Great Yorkshire Fringe New Comedian of the Year Final – Live Review – York Grand Opera House
By Kirsty Reid, July 2019
Each year, the Great Yorkshire Fringe sees the historic city of York transformed into a vibrant festival hub – and this year is no different. With an eclectic mix of comedy, music, theatre and cabaret, the city is bustling as my dad and I make our way to York Grand Opera House to see some of the finest newcomers on the comedy circuit.
For the fifth year running, the GYF has hosted its Britain’s Got Talent-style hunt for new comedians with eight acts making it to the final.
MC Mick Ferry got the show off to a great start with his friendly banter, before introducing the first act of the night – David Eagle (pictured top, right). The Sheffield-based stand-up exploited every comic advantage that his blindness offers. From a body covered in braille to Australian brashness, Eagle’s quips earned him second place, £500 and a flat cap (we are in Yorkshire after all!).
After wowing the judges with his deadpan one-liners, David Bawden was crowd GYF’s New Comedian of the Year. A title he is certainly worthy of. Taking home £750 (and a flat cap), Bawden’s slow-paced delivery and varied subject matter had audiences crying with laughter – myself included.
Reflecting on his win, humble Bawden said: “The standard of the competition tonight in York was insane, and I really couldn’t believe it when they announced I was the winner. Unreal. This year has just been absolutely insane. What an incredible final this was. Well done everyone.”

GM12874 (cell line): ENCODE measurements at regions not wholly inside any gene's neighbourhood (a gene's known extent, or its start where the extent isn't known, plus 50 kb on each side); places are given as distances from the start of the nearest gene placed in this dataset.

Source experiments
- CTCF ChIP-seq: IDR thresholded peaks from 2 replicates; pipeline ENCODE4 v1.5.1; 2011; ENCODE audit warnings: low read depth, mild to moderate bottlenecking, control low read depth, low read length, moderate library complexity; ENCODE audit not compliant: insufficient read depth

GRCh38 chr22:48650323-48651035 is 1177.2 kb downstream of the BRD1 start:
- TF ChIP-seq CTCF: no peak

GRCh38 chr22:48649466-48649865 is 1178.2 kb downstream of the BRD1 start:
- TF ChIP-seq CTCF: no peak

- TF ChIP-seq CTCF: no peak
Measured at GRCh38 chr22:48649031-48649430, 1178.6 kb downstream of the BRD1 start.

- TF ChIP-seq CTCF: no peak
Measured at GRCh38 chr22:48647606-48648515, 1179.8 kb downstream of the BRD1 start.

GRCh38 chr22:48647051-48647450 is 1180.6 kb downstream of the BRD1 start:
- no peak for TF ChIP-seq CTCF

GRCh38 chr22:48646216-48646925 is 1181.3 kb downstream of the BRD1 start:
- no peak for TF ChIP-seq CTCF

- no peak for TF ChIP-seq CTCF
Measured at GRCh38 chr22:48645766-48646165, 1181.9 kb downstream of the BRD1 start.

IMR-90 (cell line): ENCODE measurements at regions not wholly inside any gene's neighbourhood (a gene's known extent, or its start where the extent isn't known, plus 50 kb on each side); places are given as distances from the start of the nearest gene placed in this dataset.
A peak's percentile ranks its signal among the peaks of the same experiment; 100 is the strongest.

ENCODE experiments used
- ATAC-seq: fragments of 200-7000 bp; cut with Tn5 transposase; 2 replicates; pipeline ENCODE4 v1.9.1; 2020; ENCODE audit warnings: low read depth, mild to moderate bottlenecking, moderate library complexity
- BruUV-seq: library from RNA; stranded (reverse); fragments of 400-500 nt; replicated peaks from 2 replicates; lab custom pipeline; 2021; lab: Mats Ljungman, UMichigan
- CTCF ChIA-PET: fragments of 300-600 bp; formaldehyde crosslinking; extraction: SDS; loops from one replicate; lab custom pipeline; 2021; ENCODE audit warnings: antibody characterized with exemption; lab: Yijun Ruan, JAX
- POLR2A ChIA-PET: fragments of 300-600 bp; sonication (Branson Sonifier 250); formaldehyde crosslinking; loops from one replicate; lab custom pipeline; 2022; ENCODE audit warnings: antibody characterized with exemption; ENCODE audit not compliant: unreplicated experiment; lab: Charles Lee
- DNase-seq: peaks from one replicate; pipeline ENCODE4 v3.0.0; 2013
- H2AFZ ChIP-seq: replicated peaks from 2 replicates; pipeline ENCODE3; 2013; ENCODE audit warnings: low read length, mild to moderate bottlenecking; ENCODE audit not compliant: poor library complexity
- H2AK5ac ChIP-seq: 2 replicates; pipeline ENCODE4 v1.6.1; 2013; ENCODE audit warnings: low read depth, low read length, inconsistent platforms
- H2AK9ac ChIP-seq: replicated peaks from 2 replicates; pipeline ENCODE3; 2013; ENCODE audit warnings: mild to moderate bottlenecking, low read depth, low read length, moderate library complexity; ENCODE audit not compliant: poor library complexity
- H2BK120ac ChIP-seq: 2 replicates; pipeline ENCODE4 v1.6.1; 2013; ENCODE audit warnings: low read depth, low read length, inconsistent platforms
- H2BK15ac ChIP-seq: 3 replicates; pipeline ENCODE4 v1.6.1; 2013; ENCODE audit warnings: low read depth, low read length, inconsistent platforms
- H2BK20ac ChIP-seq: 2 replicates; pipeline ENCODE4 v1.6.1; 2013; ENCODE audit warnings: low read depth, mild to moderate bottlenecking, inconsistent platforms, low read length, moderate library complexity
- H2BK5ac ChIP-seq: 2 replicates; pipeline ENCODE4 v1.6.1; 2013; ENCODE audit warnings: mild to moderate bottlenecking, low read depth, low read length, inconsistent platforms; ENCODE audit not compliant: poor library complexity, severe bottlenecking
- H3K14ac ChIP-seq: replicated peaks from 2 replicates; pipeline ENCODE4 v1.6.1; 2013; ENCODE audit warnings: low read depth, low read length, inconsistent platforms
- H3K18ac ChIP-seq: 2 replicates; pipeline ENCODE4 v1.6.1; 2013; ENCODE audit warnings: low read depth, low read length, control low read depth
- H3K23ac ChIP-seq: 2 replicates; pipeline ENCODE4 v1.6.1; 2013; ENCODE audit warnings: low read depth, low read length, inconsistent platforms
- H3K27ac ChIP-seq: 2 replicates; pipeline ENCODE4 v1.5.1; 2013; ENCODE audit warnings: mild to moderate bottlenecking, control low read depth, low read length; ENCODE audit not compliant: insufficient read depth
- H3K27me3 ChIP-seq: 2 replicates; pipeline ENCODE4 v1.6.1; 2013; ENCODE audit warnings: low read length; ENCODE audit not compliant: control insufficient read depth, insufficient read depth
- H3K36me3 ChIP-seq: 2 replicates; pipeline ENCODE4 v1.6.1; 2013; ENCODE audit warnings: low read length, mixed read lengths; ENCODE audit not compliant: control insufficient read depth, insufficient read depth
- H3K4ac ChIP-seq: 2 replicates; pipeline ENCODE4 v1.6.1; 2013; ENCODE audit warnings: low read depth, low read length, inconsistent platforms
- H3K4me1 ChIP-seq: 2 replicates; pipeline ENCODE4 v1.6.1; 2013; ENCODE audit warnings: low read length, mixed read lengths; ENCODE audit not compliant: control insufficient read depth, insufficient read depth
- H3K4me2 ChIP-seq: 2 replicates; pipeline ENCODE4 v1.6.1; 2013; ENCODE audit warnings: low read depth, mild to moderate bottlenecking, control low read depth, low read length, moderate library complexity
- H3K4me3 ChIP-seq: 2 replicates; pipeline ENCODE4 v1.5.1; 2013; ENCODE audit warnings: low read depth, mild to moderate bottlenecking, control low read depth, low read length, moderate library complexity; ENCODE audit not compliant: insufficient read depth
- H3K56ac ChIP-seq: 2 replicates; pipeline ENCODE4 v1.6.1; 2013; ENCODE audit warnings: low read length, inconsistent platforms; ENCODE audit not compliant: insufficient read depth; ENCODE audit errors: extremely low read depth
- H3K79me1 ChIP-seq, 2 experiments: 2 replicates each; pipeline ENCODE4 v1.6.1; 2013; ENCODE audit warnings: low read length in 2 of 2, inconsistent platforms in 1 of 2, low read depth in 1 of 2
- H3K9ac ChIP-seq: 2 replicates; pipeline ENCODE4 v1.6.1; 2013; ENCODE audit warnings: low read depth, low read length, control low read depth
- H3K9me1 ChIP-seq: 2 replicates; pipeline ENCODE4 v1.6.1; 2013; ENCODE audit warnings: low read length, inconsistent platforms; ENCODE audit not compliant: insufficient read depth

After winning the Jason Manford New Act Competition just a few weeks previous, Bawden’s certainly proved he has what it takes to make it on the comedy circuit. Watch this space!
In third place was Tyneside’s Umby Winters (pictured top, left), who collected £250 and (yep, you’ve guessed it) a flat cap. Opening up about the realities of living as a non-binary person, from which loos to use to an inadvertent hate crime, Winters is a natural performer with a great stage presence.
London-born Nigerian Michael Akadiri’s observational humour was a real crowd-pleaser. Through a conversational style narrative, he mocked his mother’s driving and questioned whether he was wrong to take change from a homeless person.
Despite his dark subject matter – homelessness, homosexuality and an awkward experience in a job centre – self-deprecating Howard Anstock managed to put a positive and witty spin on his tales, garnering laughs from the audience with ease.
With an unwillingness to halt when audiences felt uncomfortable, Hannah Platt’s self-deprecating gags were on another level. This is dark comedy like you’ve never seen before. Providing a remarkably honest account of depression and mental health, Platt really pushed the boundaries. Though, the silence in the room suggested she’s not everyone’s cup of tea.
Musical comedy duo Hadfield and Swan soon lightened the mood with their lyrical quips. Witty and upbeat, the Northerners sing about silence when travelling on the tube and the education system.
The star of the show for me, though, was Nick Crooks. With his down-to-earth Yorkshire charm, the affable comic brought on the almost-peed-my-pants laughter that you only really get from a true comedy genius.
Sporting a brightly coloured shirt (so we’ll remember him later, he tells us), Crooks’ gags were fresh and clever. From sneaking sweets into the cinema to a dildo made from a Fairy Liquid bottle. Crooks is rude, but not crude. Expect to see big things from this guy.
Bringing the night to a fantastic end was last year’s winner Mark Grimshaw. The Blackpool comedian has gained huge success from his skit about the failures of Northern Rail. The three-year-old gag should be well past its sell by date, but to this day continues to be a hit among crowds.